Tuesday, November 15, 2005

Tomlinson Busted

From the New York Times:

Investigators at the Corporation for Public Broadcasting concluded today that its former chairman repeatedly broke federal law and its own regulations in a campaign to combat what he saw as liberal bias.

The corporation received $400 million this year from Congress to finance an array of programs on public television and radio, although its future financing has come under heavy criticism, particularly from conservative lawmakers. Its board is selected by the president and confirmed by the Senate.

The corporation’s former chairman, Kenneth Y. Tomlinson, who was ousted from the board two weeks ago when it was presented in a closed session with the details of the report, has said he sought to enforce a provision of the Public Broadcasting Act meant to ensure objectivity and balance in programming. But the report said that in the process, Mr. Tomlinson repeatedly crossed statutory boundaries that set up the corporation as a “heat shield” to protect public radio and television from political interference.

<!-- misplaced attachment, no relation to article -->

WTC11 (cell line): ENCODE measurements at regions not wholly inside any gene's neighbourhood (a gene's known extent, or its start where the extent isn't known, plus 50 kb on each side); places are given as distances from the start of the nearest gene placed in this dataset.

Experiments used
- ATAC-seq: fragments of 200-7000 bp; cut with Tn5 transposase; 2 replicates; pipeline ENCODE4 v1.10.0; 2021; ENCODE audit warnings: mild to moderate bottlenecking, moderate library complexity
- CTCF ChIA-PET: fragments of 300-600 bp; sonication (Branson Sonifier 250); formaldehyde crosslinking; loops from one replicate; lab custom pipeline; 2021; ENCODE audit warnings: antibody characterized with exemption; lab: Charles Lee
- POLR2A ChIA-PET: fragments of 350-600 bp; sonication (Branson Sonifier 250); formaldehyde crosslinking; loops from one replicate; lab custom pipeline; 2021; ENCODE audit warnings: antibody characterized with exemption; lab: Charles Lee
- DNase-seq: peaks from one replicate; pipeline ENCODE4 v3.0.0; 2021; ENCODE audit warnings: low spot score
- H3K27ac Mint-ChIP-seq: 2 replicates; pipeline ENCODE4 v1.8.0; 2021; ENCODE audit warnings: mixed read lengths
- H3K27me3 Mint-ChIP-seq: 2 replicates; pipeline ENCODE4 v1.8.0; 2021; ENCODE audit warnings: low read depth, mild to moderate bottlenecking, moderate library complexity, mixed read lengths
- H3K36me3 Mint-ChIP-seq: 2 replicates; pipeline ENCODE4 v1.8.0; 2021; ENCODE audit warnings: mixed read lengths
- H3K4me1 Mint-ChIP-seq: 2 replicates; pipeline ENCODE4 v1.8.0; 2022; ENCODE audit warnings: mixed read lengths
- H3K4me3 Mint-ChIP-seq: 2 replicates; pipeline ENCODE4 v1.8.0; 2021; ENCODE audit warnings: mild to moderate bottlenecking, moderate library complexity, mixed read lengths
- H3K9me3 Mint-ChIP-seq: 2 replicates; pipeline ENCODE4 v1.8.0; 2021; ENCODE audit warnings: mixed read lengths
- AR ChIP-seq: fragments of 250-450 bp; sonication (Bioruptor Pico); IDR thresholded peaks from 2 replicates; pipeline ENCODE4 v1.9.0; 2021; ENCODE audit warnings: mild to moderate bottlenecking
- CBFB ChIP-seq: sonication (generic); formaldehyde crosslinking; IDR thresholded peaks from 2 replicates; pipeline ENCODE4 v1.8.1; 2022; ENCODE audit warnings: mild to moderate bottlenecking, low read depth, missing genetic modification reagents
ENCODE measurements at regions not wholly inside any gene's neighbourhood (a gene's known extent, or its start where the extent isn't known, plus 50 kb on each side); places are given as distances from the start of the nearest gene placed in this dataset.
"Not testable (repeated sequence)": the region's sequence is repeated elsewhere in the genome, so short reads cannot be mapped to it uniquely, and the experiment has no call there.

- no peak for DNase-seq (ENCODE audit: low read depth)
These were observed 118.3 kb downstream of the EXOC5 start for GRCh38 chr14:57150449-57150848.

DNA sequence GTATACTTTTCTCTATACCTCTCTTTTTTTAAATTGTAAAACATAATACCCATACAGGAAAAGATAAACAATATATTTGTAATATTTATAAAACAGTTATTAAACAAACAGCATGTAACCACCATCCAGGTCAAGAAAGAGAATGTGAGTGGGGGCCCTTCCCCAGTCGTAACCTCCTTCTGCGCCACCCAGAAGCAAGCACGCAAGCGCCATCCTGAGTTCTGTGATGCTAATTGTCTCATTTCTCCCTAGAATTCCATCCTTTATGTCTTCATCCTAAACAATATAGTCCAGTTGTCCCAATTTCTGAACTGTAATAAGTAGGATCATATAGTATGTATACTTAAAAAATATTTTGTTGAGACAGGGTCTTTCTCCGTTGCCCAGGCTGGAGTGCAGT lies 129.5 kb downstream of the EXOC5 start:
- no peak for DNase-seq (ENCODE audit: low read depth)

For instance, the report said that Mr. Tomlinson violated federal law by being heavily involved in getting more than $4 million in money for a program featuring the conservative editorial writers of The Wall Street Journal. The board is prohibited from getting involved in programming decisions, but the investigators found that Mr. Tomlinson had pushed hard for the program, “The Journal Editorial Report,” even as some staff officials at the corporation raised concerns over its cost.

[…]

The report said investigators found evidence that “political tests” were a major criteria used by Mr. Tomlinson in recruiting the corporation’s new president, Patricia Harrison, a former co-chairwoman of the Republican National Committee and former senior State Department official.

According to the report, she was given the job after being promoted for it by an unidentified official at the White House. Investigators found e-mail messages between Mr. Tomlinson and the White House that, “while ‘cryptic’ in nature, give “the appearance that the former chairman was strongly motivated by political considerations in filling the president/C.E.O. position.” The corporation’s presidency, its senior staff job, has historically been reserved for a nonpartisan expert in public broadcasting.

The report said Mr. Tomlinson defended his decision to hire a candidate with strong political ties because of the need to build relationships with Congress for future requests for money.

Once again, tell me how the Bush administration is restoring honor and dignity to our government.